Welching on the big sacrifice also is pretty terrible.

  5. Katharine Kerron 29 May 2008 at 1:23 pm

    Thanks to all commentors, this is the kind of stuff I need to read! Me and other writers, apparently. :-)

    Nick, there are 14 Deverry books out in all. I’m working on the 15th and last one.

  6. Sherwoodon 29 May 2008 at 3:17 pm

    I tend to drop out of series that have an ever-receding horizon, which is usually a big showdown with a big bad of some sort. I love what I think of as nested or chain stories–like the Deverry books. I don’t mind story arcs that continue over books, but at the end of a book I like some kind of resolution. Even if it’s just emotional resolution of an interpersonal problem, something that indicated growth, before the characters tackle the next set of stakes. But fighting monster after monster, or running about collecting plot objects while listening to Wise Old Somethings tell a story about the Olden Days and the Powerful Object gets me skimming, because I feel that the story has actually stopped so that the info, or the fight, can be put in.

    Big long fight scenes in movies usually have me going to get a cup of tea, if I’m watching at home.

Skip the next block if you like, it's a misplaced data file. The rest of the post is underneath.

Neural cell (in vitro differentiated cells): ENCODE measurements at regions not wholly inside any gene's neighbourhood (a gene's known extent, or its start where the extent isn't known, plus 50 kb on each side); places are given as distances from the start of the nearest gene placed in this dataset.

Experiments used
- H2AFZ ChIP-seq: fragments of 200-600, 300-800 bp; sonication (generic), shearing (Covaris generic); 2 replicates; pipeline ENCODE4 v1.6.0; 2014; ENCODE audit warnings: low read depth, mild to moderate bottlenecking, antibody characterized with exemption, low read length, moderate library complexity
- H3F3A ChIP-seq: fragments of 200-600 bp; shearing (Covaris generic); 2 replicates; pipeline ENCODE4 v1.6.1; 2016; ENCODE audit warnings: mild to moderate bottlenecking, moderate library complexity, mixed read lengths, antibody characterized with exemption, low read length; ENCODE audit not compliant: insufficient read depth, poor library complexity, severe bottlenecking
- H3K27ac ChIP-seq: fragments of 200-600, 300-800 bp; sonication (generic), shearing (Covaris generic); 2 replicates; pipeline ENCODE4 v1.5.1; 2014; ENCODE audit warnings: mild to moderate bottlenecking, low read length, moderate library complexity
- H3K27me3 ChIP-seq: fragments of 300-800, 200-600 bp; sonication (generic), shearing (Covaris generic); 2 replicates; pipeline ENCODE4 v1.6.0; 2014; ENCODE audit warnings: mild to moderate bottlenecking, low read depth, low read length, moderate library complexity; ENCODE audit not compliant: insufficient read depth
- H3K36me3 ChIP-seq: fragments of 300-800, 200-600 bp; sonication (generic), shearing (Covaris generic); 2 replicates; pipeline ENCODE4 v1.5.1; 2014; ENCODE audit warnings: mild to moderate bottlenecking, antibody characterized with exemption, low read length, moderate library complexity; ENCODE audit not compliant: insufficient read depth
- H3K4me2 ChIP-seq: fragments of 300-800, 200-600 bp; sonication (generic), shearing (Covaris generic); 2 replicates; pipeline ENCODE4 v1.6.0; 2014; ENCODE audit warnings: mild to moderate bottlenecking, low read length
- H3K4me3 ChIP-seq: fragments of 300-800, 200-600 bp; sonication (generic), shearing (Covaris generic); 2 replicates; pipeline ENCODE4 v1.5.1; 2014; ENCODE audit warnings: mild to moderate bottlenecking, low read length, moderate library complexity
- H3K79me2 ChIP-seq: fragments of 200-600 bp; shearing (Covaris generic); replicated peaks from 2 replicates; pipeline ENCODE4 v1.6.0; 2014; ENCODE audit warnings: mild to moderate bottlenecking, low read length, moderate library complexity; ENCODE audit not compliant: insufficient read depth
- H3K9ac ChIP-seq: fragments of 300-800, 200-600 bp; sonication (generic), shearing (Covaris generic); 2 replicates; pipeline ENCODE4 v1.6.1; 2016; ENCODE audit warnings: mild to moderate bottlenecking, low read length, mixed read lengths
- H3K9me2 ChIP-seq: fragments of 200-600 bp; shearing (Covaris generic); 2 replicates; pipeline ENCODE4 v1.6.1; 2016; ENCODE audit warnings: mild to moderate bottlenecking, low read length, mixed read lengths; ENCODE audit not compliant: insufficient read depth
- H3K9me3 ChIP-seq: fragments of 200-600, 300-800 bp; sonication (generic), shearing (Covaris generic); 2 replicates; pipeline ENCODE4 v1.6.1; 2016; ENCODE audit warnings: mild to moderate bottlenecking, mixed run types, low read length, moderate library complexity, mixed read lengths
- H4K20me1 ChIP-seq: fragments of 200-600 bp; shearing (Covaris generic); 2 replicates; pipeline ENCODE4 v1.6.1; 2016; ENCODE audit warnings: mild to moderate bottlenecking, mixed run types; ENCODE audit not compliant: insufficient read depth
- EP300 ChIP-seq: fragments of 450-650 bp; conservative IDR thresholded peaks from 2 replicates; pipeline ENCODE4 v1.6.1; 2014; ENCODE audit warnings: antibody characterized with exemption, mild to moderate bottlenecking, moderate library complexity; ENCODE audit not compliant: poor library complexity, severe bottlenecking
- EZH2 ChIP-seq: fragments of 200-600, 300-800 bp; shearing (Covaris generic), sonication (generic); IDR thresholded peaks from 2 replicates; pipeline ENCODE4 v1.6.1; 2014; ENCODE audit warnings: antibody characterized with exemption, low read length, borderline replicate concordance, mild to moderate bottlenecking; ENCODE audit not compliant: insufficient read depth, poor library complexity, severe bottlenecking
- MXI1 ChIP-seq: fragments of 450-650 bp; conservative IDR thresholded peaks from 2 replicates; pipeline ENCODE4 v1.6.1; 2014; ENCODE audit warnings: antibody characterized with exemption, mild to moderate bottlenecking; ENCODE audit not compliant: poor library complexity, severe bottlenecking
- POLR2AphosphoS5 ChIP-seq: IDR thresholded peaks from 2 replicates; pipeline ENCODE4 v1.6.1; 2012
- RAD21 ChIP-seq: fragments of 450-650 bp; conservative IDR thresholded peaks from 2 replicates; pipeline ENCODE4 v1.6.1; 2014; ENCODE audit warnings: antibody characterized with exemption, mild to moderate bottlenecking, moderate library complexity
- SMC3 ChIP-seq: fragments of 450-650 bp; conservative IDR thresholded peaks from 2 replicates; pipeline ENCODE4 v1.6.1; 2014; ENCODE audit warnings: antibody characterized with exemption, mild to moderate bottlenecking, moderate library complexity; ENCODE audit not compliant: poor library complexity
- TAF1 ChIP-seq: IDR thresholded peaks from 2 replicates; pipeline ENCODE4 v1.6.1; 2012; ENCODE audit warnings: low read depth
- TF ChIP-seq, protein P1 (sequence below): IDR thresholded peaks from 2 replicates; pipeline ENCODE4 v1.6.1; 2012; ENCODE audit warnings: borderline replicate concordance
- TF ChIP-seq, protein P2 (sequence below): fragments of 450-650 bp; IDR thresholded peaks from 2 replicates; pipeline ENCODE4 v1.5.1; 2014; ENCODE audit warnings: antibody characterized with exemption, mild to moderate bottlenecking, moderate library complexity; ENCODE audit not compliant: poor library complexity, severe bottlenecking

7. Vivian Francison 29 May 2008 at 3:50 pm

    I don’t think that big events are the only satisfying way to end a story. I’ve always loved how the challenges that the Deverry characters face seem to be the result of their true natures. For example, it was great seeing how Cullyn (and his previous lives) struggled against his internal “evil overlord.” The scene between him and Nevyn, when Cullyn admitted his weakness, was charged with energy. Knowing as we did just how strong a force Cullyn’s demon was to him, this action seemed much braver than more physical danger. And more emotionally satisfying than if he had beat an army.

  8. Lois Tiltonon 29 May 2008 at 5:17 pm

    Normally, one of my big hates is when the author, having killed off a character, decides this was a bad idea and brings that character back from the dead.

    In the case of Deverry, however, everyone is always coming back, so this is not a problem.

  9. Foz Meadowson 29 May 2008 at 6:45 pm

    The most disappointing series end for me was Sara Douglass’s wrap-up to the Wayfarer Redemption Trilogy, which I read in mid highschool. Basically, her first trilogy in that world – the Axis Trilogy – had the typical restore-the-good-old-ways, put-the-right-guy-in-charge theme. The Wayfarer books were set 40 years later (with many of the same characters), only now the world is being utterly ravaged by demons. Big theme jump all by itself, but the grand climax is – put bluntly – that the *whole continent* sinks into the ocean, the entire populace goes to heaven, we see all their lives wrapped up prettily (‘coz, you know, *heaven*), and then the two main characters, by now gods in their own right, leave heaven to go seed life on a new planet.